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Despite the Fort Calhoun, NE, nuclear reactor surrounded by flood waters, the plant is in a safe cold shutdown and can remain so indefinitely, the reactor’s owners and federal regulators said.

“We think they’ve taken adequate steps to protect the plant and to assure continued safety,” said Victor Dricks, spokesman for the Nuclear Regulatory Commission (NRC).

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The plant’s flood barriers are being built to a level that will protect against rain and the release of record amounts of water from upstream dams on the Missouri River, said Tim Burke, vice president at Omaha Public Power District (OPPD).

“We don’t see any concerns around the Fort Calhoun Nuclear Station,” Burke said at a briefing.

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The nuclear plant, 20 miles north of Omaha, shut down April 9 for refueling. Officials did not restart it because of the imminent flooding.

Cooper Nuclear Station, which is about 70 miles south of Omaha near Brownville, NE, continues to operate even as it makes similar flood protections. Nebraska Public Power District also owns Cooper. The river would have to rise about 6 feet higher for the plant to go into a cold shutdown.

Time has been on Fort Calhoun’s side, said David Lochbaum, director of nuclear safety at the Union of Concerned Scientists. The group is a leading watchdog of the nuclear industry.

Lochbaum is among the handful of outside experts whom Congress taps for perspective on nuclear problems, including the crisis caused by the March earthquake and tsunami in Japan.

At the Fukushima Dai-ichi plant, operators had less than an hour to react to the quake before the tsunami hit, Lochbaum said. Fort Calhoun has had weeks to ready itself for flooding.

That is what OPPD has been doing.

Dricks said the NRC has taken the unusual step of sending more inspectors and a branch chief to Fort Calhoun. A branch chief is a top regional regulator. In this case, it’s the individual responsible for overseeing Fort Calhoun inspections and compliance.

Also, OPPD is bringing in additional boats, food and water for employees, Dricks said.

During routine inspections in June 2010, the NRC concluded deteriorating conditions during catastrophic flooding could make sandbagging near the river difficult.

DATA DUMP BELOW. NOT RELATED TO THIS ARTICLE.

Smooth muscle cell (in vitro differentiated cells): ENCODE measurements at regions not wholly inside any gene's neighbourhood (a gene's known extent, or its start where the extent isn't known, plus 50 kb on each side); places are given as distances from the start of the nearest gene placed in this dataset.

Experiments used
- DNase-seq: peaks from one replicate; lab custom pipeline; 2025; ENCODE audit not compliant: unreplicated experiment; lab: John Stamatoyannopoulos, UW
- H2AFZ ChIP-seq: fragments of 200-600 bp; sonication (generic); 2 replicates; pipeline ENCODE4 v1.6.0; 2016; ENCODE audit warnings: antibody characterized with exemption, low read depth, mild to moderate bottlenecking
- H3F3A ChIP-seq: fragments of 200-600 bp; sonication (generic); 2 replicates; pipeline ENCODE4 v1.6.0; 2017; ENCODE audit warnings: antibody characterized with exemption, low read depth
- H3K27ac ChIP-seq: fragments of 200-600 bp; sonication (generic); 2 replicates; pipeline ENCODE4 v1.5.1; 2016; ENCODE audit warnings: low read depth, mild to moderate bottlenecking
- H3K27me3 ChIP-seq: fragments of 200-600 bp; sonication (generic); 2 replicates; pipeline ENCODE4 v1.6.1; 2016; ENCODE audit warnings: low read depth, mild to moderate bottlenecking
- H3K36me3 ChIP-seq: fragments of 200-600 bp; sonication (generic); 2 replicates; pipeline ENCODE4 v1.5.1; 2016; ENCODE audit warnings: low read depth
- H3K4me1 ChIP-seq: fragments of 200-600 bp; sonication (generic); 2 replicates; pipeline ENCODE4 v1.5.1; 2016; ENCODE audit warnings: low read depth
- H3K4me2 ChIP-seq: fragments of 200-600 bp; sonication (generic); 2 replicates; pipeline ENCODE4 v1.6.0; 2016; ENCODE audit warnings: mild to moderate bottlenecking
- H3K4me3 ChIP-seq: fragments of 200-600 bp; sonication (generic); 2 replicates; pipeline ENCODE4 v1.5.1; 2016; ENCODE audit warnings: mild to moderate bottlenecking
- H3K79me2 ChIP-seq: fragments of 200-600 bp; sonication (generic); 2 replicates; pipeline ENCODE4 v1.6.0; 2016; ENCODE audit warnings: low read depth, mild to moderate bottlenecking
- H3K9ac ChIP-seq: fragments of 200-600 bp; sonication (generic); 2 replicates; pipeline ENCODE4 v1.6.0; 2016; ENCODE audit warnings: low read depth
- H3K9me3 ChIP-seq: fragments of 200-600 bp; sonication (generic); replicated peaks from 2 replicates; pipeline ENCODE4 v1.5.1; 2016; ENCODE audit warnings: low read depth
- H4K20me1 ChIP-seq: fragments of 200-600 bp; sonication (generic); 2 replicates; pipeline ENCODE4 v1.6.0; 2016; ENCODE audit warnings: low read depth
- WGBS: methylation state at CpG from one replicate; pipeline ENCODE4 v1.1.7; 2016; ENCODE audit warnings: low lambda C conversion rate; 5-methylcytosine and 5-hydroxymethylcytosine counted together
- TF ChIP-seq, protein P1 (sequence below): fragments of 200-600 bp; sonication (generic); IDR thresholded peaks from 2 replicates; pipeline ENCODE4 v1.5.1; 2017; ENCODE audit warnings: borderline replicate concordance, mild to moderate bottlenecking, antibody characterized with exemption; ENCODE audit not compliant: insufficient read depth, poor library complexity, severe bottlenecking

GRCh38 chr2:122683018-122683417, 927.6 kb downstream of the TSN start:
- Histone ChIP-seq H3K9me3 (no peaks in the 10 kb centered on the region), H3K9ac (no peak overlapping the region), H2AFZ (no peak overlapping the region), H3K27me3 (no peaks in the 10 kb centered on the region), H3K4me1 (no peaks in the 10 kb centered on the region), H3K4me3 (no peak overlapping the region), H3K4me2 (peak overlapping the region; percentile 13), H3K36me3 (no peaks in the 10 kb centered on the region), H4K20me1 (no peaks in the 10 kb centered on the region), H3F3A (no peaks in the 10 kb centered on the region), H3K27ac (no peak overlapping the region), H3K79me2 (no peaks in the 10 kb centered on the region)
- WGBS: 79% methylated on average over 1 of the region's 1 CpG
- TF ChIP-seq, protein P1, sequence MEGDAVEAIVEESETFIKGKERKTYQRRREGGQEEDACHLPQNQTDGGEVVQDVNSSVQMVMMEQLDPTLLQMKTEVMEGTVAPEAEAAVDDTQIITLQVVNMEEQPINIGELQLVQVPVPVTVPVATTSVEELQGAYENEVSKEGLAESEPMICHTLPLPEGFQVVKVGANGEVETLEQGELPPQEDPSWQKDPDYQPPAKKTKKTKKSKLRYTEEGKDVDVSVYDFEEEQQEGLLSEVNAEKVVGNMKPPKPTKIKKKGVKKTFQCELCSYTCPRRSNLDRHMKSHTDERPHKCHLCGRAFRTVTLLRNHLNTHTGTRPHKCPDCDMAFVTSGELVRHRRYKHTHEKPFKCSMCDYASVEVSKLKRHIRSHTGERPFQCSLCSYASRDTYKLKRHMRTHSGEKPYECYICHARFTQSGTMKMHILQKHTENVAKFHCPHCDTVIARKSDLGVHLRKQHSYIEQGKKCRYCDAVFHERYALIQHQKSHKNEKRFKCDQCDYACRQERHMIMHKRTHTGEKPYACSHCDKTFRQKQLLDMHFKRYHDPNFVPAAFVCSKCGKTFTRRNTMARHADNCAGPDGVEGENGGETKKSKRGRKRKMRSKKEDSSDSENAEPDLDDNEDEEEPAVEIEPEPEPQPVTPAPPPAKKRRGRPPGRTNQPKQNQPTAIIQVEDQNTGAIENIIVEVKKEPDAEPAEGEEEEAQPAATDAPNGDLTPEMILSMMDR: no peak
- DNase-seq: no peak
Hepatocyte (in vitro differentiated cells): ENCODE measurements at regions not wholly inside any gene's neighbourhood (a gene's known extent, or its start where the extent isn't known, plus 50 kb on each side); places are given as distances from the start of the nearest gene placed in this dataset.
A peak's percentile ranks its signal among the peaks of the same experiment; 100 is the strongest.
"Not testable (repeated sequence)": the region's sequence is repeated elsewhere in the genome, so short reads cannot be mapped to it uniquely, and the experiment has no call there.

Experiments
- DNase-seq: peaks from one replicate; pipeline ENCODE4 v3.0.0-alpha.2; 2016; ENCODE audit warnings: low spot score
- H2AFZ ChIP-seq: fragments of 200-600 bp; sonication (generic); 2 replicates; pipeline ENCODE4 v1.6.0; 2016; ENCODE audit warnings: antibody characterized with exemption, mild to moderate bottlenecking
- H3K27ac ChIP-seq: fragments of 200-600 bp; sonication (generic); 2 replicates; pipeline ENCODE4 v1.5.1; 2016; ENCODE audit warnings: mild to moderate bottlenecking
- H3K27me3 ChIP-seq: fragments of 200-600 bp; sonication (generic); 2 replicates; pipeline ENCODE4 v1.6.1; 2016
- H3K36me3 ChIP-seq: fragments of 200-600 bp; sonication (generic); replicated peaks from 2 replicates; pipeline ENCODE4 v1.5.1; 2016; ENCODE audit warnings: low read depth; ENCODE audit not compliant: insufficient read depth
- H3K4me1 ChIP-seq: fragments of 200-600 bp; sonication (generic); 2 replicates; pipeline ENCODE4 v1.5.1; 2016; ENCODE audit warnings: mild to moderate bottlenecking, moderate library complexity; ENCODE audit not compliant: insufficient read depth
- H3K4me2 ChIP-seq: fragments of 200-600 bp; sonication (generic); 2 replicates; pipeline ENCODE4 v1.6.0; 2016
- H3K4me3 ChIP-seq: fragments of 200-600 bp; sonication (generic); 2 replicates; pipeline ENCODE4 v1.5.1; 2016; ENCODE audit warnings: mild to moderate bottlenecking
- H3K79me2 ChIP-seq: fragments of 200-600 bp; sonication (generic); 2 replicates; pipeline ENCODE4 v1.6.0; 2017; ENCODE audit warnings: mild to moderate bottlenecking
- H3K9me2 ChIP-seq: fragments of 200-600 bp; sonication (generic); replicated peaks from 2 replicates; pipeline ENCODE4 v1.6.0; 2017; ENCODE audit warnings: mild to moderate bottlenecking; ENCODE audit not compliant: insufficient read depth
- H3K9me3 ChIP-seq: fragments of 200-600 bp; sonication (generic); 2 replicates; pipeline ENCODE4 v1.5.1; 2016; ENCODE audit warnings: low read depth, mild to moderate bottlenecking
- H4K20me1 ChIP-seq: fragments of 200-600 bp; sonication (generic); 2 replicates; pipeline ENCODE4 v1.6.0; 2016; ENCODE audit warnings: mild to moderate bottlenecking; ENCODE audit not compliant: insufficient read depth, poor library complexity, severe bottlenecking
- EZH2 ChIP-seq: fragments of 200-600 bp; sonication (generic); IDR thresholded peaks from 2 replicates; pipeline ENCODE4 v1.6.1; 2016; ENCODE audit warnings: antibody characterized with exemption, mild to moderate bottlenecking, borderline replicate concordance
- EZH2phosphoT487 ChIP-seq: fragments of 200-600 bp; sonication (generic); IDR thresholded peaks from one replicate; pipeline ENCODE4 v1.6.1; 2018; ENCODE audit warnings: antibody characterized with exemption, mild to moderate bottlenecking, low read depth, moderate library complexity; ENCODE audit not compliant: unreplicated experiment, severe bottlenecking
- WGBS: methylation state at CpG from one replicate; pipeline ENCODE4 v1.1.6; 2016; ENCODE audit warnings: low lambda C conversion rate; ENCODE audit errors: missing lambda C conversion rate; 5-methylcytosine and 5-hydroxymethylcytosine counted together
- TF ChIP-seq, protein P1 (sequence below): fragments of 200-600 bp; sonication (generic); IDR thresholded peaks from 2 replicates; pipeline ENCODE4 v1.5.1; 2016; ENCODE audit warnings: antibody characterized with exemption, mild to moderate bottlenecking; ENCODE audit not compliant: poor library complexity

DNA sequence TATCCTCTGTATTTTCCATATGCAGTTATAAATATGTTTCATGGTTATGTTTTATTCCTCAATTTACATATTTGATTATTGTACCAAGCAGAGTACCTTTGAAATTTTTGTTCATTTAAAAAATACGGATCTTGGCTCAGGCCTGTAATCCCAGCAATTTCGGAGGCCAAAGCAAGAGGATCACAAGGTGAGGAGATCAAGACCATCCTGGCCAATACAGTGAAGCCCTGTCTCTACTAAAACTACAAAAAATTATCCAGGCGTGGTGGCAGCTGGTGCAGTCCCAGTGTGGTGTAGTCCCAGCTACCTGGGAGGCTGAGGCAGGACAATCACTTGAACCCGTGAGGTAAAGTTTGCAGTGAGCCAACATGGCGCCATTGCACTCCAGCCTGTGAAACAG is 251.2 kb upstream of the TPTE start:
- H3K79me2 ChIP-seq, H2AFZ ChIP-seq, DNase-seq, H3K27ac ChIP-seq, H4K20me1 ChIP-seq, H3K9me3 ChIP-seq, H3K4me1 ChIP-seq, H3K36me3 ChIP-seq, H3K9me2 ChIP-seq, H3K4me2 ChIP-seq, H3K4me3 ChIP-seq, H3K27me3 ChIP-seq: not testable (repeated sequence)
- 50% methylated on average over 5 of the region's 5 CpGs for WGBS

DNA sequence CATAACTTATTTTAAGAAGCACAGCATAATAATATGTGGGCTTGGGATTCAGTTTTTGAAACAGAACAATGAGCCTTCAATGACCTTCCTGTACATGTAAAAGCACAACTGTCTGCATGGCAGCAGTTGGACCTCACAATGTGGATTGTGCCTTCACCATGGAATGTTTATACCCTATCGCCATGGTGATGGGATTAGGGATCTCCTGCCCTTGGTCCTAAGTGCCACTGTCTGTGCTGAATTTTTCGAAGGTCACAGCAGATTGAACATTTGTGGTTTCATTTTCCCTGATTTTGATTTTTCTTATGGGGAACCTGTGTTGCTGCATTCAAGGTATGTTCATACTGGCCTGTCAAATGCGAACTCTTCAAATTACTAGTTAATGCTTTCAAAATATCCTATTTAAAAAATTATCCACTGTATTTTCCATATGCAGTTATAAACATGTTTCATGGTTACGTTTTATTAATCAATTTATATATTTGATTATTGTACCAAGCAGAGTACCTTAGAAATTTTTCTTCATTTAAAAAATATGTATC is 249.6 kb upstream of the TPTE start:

Regulators required OPPD to improve flood defenses and signaled in April that those improvements were taking the plant in the right direction.

At that time, the plant was putting the finishing touches on the improvements, and utility officials were hopeful that this would be the month that the federal agency signed off on Fort Calhoun’s flood upgrades.

Instead, the nuclear plant is in an all-out battle with the river.

In May, OPPD learned from the Army Corps of Engineers of the imminent flooding.

Since then, the utility:
• Installed an approximately 8-foot-tall, 16-foot-wide water-filled tubular rubber dam. The dam encircles the reactor building, like a black snake, and holds the floodwaters at bay.
• Built an earthen berm around the switchyard, and other berms or sandbag walls around other electrical structures. Protecting the structures allows continued electrical power to the plant.
• Trucked in two more fuel oil tanks that will supplement those on site and provide four weeks’ fuel for the backup diesel generators. The plant is developing plans for additional supplies of fuel.

In addition, the plant’s backup batteries can provide power for eight hours, Dricks said. The plant’s daily source of electricity is brought in from outside via transmission lines. The plant has six power lines coming into the plant, and any one of those is sufficient to run it.

John Remus of the Corps of Engineers said the river level at Fort Calhoun had yet to reflect the full release of water from Gavins Point Dam.

When that happens, and given normal rainfall, the river level at the plant will most likely rise about 6 inches higher than it has been for much of this week, he said. Should higher-than-normal rainfall occur this summer, the river might rise 2.5 feet higher than it currently is, he said.

River levels and other flood measurements at the plant are made in terms of feet above sea level.

Earlier this week, the river stood at 1,005.6 feet elevation, Remus said, and has been mostly unchanged since then. The corps’ projections place the river crest this summer, barring extraordinary rains, between roughly 1,006 and 1,008 feet.

Burke said OPPD’s flood barriers would protect the plant to 1,010 to 1,012 feet elevation. The reactor itself is in a watertight container and the spent fuel pool is at 1,038.5 feet elevation.

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